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The ultimate goal of Cold Reads International
is to create a public demand
for good, cheap, live dramatic art on stage
A Human Need
Without good live theatre, humankind becomes inhumane.
Have you ever seen a well-made play well played?
When really good actors, well-directed, perform great plays for an appreciative full house, it’s better than the Super Bowl.
It doesn’t happen often.
This page and related posts presume a time when it does, and argue why it’s something we all need.
The Willing Suspension of Disbelief
What happens when you watch a play? Two things at once. Actors perform on a stage in present time, and characters engage in conflict somewhere else, out of time. You know the mundane truth, but when the play’s well played, the artifice engages your thoughts and feelings, inspires revelation.
iction And you believe them both, trapped between two worlds, susceptible to thought and feeling. This is the mystic essence of theater as religion. Like the body and blood of Christ: you recognize the real-world truth of the charade, but if you don’t believe the art as well—if it doesn’t carry you beyond mundane reality—you have no business being there; either the play is very bad (or badly played) or you’re incapable of appreciating it. (Some people can’t be mesmerized; some don’t believe in God.)
A well-made play well played, like a church revival meeting, creatively captures our collective spirit, takes us in our minds somewhere and tells a story that, if we don’t believe, we willingly suspend our disbelief, become involved,laugh, cry, learn. es community
it catalyzed the Golden Age of Greece, revived the medieval Catholic Church, epitomizes Elizabethan England and the Splendid Century of France, and introduced the world to Darwin, Freud, and Marx (among other things).
Of all the countless ways we humans pass our idle time, only theatre shows people—always, in the flesh, wholly and exclusively— explores our one unarguable common bond—humanity.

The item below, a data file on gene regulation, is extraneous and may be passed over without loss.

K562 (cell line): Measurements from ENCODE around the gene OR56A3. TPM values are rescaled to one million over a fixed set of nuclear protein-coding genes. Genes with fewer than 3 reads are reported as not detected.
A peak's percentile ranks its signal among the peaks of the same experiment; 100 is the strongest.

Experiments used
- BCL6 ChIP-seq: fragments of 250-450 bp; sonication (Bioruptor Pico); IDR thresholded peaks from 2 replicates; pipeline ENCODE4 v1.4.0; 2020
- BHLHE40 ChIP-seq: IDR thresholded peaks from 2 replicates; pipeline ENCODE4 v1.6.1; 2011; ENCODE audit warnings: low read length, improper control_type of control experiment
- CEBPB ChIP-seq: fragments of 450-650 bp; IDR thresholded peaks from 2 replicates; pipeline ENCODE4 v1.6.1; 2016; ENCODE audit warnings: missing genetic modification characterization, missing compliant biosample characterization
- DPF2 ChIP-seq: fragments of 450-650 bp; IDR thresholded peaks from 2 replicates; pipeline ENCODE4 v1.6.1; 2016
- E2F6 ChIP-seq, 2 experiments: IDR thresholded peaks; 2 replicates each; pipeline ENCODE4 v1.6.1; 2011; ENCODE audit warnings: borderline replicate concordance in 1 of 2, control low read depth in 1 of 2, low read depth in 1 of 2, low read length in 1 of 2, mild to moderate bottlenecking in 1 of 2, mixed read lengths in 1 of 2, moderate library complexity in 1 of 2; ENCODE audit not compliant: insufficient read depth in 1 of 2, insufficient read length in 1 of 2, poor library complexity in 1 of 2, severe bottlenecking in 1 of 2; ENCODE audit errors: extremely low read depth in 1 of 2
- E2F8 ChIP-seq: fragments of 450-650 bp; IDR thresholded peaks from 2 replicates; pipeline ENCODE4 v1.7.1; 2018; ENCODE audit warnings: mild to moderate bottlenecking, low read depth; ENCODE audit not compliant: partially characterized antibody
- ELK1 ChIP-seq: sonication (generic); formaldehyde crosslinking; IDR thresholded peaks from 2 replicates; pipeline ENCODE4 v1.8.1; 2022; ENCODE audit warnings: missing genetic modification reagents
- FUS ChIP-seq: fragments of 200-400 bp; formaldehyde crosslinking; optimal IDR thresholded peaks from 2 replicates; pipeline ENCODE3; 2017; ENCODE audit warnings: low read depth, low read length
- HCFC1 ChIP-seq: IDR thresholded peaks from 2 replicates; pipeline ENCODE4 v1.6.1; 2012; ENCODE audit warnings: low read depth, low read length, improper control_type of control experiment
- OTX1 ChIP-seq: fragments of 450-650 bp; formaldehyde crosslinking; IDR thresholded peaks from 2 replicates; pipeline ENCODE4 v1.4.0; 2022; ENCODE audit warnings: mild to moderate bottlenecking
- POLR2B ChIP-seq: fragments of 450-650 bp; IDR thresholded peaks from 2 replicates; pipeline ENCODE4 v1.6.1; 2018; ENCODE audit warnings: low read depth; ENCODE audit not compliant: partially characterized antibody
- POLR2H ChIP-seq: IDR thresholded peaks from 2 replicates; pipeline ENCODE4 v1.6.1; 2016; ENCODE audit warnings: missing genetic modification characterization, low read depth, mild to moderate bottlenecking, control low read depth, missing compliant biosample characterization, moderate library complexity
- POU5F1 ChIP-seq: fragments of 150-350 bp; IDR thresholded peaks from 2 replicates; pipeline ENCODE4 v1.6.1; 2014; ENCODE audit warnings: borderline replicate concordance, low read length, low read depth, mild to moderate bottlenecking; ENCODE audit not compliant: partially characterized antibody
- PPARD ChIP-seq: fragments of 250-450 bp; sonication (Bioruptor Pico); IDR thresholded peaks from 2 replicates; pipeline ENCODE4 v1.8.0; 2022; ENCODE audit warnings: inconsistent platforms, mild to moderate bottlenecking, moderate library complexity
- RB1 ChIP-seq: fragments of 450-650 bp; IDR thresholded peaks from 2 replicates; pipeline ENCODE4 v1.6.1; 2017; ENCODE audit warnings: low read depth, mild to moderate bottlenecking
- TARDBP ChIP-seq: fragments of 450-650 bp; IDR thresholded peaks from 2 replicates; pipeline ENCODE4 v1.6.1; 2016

The Wholly Human Art
Of all the ways we human beings pass our idle time, only theatre shows people, in real time—saying and doing things people say and do, and nothing else.
All the other arts abstract the human. Performers recite, sing, dance, play music; visual artists draw, paint, sculpt; writers work with words, composers with notes. Theatre combines them all into a comprehensive collaboration that explores a wholly human situation.
As for all our other pastimes, in the main, their goal is to escape Put them all together with a crew of carpenters, electricians, seamstresses, backstage workers, hairdressers and make-up artists, fundraisers, ticket-sellers, ushers and you have the collaborative village we call Theatre.
Cold reading is no substitute for being there.
We read plays in part because the real thing, live on stage, is scarce, expensive, and too often disappointing. That said, no other human pastime is as essentially and exclusively human, and when a play’s well-written and well-played, there’s nothing more humane. The fact that only one in twelve adult Americans (8%) sees a single play a year is even more disgraceful than our reading deficiency. (See A National Disgrace.) If you’re among the vast majority, get your fanny in a seat ASAP.
Our theory is that as we read, we wonder what it’s like to see and hear, and start attending live performances. As more of us read, more fannies fill the seats, quality improves, and over time the (dying) lively art resuscitates, revives, and thrives.
Most of the reasons covered in Why Read Plays? apply (in spades) to being there. Aristotle’s Plot, Character, Thought, Language, Mood—plus Spectacle, the element that makes the others come alive for many people all at once, all “willingly suspending disbelief” for the occasion, mystically transported to another time and place, where we see the world through a playwright’s eyes. It’s magic!
Culturally, it’s halfway between religion (from which it sprang), and spectator sports (to which it descends), where living actors (priests, players) entertain large audiences (congregations, crowds) in playhouses (churches, stadia) with words and actions from a script (scripture, playbook) that engage and arouse our thoughts and feelings.
Historically, it catalyzed the Golden Age of Greece, revived the medieval Catholic Church, epitomizes Elizabethan England and the Splendid Century of France, and introduced the world to Darwin, Freud, and Marx (among other things).